New Copyright Legislation Misses Opportunity to Cut Textbook Prices

Preservation of existing book importation regime keeps prices high, hurting Canadian students.

CALGARY, Sept. 30, 2011 /CNW/ - Today, Canada's campus bookstores are pleased to see the reintroduction of C-11, The Copyright Modernization Act. Technology has dramatically changed how Canadians, particularly students, use materials in the years since The Copyright Act was last substantially modified. It is good news that the government is committed to bringing the legal regime in line with how materials are actually used.

"This bill takes a step in the right direction by striving for technological neutrality and including a specific fair-dealing exemption for education," said Campus Stores Canada Executive Director Wayne Amundson. "Fair-dealing is an important academic right, and ensures that students and researchers are able to use the material that they need without worrying about violating copyright."

Campus Stores Canada is concerned, however, that C-11's absolute protection of so-called "digital locks" undermines these steps forward. While it is important that rights holders be able to protect their intellectual property, it is important that such protections not unduly hinder user rights or limit creativity. A better balance can be struck by allowing for the circumvention of digital locks for non-infringing purposes.

"As just one example, every year thousands of international students study on Canadian campuses, and thousands of Canadian students at international campuses. Digital locks may prevent legally purchased material from working in all jurisdictions," noted Amundson. "With an absolute protection for such locks, students will be forced to pay twice for the same material or break the law. Give and take is needed."

C-11 also missed an opportunity to reduce the cost of post-secondary learning materials. Since 1998, the Copyright Act has allowed publishers to establish Canadian import monopolies on books by authors from around the world. These exclusive distributors can in turn add an additional 10 or 15% to the price of a book. If distributors do not charge more than this, the Copyright Act makes it a violation for individual bookstores to purchase from foreign distributors. Campus Stores Canada considers this 10 or 15% surcharge to be a "private tax," collected from the pockets of Canadian consumers and kept in the bank accounts of publishers.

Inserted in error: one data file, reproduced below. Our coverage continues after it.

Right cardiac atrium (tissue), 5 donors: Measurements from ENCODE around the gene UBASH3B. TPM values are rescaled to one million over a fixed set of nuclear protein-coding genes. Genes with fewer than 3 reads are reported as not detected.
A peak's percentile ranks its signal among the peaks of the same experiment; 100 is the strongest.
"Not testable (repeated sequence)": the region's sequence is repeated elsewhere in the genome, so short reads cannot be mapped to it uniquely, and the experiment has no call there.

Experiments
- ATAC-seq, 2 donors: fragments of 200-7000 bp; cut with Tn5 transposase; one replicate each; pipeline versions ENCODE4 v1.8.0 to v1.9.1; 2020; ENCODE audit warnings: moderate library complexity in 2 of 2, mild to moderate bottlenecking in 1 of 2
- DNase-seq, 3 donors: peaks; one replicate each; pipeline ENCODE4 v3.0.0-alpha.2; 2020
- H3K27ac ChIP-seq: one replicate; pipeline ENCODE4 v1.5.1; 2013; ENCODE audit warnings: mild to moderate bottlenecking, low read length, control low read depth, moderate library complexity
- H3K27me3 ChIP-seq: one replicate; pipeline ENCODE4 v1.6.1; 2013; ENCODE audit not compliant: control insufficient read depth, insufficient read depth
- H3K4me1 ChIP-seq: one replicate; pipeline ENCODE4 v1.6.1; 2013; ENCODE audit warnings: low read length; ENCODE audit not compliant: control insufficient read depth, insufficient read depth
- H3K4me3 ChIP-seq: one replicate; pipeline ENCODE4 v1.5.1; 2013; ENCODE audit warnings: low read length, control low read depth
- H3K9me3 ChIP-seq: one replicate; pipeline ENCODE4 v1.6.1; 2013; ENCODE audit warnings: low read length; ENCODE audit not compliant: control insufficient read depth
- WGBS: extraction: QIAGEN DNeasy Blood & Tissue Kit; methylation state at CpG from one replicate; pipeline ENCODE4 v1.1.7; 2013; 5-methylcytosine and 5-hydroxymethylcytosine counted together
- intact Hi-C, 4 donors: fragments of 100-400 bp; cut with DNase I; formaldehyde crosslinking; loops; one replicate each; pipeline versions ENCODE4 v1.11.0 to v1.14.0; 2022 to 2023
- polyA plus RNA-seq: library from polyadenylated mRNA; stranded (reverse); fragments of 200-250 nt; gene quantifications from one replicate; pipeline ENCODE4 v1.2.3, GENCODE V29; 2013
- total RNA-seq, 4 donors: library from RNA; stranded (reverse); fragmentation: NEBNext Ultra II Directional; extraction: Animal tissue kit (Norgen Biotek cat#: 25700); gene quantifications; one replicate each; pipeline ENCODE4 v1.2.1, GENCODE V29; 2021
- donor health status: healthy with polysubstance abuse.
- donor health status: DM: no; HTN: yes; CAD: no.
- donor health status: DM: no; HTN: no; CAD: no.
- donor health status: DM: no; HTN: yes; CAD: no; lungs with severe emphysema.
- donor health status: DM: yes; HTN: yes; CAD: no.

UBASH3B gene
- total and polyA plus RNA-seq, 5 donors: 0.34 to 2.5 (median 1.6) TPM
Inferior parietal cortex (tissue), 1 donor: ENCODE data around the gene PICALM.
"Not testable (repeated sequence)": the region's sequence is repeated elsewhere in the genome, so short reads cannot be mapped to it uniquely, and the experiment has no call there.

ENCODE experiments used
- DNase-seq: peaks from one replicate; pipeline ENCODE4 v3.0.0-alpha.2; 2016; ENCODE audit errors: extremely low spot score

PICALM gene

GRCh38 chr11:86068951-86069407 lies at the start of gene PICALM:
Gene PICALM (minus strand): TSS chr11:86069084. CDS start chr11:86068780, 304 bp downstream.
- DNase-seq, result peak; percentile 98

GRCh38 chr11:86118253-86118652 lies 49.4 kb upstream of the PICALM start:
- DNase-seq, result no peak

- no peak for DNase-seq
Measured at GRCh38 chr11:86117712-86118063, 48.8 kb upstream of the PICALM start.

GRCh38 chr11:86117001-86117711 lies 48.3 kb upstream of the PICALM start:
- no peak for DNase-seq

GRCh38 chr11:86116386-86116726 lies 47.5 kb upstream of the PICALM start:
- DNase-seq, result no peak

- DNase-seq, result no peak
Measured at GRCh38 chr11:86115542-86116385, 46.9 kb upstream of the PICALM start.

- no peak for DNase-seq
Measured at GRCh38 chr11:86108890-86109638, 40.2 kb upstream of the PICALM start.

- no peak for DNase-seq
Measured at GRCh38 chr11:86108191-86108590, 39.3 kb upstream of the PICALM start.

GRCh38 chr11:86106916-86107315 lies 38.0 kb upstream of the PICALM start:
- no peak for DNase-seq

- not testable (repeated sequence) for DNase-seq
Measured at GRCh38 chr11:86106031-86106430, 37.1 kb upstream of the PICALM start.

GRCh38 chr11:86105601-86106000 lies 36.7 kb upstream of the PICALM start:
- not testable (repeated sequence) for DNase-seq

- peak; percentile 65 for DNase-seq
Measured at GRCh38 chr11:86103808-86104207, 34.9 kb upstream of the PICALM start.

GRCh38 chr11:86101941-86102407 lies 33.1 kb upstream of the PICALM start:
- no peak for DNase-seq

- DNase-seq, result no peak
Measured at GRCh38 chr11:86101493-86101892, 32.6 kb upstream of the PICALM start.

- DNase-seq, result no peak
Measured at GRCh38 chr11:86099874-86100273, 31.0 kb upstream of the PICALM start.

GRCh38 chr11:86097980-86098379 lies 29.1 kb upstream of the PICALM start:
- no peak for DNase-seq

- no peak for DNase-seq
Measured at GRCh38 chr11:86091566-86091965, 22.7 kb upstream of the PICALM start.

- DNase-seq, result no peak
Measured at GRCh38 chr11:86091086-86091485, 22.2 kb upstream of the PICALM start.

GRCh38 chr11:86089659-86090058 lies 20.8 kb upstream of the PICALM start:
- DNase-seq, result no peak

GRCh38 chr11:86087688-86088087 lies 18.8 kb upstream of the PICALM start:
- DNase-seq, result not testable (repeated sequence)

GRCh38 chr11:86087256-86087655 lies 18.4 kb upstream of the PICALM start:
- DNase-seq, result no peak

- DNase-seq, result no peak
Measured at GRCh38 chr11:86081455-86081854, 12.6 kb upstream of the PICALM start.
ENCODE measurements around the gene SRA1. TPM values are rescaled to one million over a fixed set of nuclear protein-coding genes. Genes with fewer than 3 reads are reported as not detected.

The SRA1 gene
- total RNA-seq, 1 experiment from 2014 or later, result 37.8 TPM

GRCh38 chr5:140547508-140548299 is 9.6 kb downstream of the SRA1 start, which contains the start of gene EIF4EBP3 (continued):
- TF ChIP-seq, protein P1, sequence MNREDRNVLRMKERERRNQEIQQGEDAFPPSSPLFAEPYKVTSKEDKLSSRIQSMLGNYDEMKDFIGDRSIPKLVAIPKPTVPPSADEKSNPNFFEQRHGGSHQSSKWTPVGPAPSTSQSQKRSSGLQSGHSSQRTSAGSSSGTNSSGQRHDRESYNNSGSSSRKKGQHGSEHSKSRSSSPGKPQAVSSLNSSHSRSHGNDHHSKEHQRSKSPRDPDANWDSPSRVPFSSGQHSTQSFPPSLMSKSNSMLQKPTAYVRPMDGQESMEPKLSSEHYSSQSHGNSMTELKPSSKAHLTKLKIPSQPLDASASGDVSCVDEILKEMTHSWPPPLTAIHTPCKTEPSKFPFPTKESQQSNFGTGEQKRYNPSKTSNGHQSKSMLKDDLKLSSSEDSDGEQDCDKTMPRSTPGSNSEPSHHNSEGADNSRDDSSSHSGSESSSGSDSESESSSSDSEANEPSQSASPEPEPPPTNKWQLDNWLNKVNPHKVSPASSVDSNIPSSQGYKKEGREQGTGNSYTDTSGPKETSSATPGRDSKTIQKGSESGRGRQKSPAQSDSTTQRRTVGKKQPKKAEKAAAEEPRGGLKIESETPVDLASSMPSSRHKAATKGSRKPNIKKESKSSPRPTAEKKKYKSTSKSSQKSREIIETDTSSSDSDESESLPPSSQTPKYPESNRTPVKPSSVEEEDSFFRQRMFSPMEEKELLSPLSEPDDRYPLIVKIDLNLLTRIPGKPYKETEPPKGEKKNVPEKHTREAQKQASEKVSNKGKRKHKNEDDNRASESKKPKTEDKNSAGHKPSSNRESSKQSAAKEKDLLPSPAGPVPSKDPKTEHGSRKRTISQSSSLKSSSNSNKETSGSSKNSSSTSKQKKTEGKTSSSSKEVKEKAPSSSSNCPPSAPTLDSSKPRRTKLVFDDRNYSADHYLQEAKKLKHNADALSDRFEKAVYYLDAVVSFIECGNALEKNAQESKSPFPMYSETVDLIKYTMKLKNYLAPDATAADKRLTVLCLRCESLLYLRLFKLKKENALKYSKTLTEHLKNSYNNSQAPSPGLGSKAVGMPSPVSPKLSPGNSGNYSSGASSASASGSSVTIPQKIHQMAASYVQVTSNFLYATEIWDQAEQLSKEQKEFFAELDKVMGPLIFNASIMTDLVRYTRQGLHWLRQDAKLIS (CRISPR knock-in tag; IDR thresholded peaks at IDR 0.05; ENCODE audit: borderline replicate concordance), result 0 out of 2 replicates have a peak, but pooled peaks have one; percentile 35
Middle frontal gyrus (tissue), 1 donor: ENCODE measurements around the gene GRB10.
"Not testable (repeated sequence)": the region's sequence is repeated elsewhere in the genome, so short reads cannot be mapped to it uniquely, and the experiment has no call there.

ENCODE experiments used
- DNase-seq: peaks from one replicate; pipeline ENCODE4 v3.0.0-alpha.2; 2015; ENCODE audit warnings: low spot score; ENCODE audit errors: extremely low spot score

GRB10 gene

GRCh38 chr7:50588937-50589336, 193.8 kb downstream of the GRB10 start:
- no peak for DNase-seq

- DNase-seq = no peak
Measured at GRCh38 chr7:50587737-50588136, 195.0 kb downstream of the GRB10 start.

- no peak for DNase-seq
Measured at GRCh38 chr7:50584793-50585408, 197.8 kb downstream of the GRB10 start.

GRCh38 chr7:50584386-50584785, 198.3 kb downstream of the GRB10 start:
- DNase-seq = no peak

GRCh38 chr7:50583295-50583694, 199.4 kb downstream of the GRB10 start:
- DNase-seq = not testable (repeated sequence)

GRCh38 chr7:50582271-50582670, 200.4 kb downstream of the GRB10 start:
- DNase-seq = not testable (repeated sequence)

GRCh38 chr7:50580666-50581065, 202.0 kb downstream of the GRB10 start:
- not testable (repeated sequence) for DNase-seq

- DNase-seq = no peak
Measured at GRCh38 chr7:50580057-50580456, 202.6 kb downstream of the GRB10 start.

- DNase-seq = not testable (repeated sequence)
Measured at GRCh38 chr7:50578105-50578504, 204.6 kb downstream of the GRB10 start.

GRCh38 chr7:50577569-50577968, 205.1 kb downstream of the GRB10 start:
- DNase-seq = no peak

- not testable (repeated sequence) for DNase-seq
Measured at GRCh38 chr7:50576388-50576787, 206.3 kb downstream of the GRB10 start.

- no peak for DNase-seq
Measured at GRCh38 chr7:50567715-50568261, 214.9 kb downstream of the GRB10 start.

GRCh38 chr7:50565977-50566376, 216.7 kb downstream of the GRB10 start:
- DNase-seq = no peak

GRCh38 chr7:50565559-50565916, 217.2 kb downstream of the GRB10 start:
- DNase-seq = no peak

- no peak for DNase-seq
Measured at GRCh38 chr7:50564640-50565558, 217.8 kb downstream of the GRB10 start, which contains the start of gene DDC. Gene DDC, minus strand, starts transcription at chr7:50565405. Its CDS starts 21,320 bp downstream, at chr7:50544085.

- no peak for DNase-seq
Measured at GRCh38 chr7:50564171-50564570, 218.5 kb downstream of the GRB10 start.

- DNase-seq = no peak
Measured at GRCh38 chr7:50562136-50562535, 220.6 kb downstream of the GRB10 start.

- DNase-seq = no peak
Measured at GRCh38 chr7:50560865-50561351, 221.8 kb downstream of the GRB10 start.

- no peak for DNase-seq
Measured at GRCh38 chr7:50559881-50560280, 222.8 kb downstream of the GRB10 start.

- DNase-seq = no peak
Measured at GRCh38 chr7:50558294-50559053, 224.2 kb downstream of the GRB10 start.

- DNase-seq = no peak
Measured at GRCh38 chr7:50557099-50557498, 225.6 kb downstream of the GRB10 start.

"Over the past decade, this private tax has seen millions of dollars taken from the wallets of Canadians, particularly students," said Amundson. "By amending the Act to kill this tax, textbook prices could be reduced by as much as 15%, virtually overnight. Without, Canadian students will, with little accountability as to where this money goes, continue to overpay millions of dollars more in the coming decade."

"C-11 is complicated legislation, and there will no doubt be important discussion amongst Canadians looking to find a balance between interests," said Amundson. "It is important that in this conversation the government not lose sight of a straight-forward, non-controversial change that will dramatically lower price differential on books between Canada and the United States and elsewhere. This would provide a real and measurable financial benefit to all Canadians, but particularly students. We look forward to working with government and opposition MPs as the bill is debated."

Campus Stores Canada is the national trade association dedicated to providing a unified voice for Canadian post-secondary, institutionally owned and operated Campus stores, and by doing so enabling them to serve their institutions in the most effective manner. Campus Stores Canada has almost 100 member stores nationwide and almost 120 vendor and supplier associates. This means that if you know one of Canada's million post-secondary students, you probably know someone that is served by Campus Stores Canada.

SOURCE Campus Stores Canada

For further information:

Michael Powell
Campus Stores Canada Public Relations
613-233-8906 (office) ; 613-797-7313 (cell)


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